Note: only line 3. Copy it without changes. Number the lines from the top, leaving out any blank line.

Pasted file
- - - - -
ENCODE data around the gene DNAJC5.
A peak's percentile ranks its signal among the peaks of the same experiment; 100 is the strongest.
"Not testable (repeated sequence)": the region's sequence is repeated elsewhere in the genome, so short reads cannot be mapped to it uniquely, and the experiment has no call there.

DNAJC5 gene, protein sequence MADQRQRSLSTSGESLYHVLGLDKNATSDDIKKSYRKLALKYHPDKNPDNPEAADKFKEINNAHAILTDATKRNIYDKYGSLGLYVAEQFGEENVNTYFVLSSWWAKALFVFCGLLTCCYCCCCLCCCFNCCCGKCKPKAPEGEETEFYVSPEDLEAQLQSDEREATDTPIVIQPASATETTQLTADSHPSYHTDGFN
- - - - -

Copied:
"Not testable (repeated sequence)": the region's sequence is repeated elsewhere in the genome, so short reads cannot be mapped to it uniquely, and the experiment has no call there.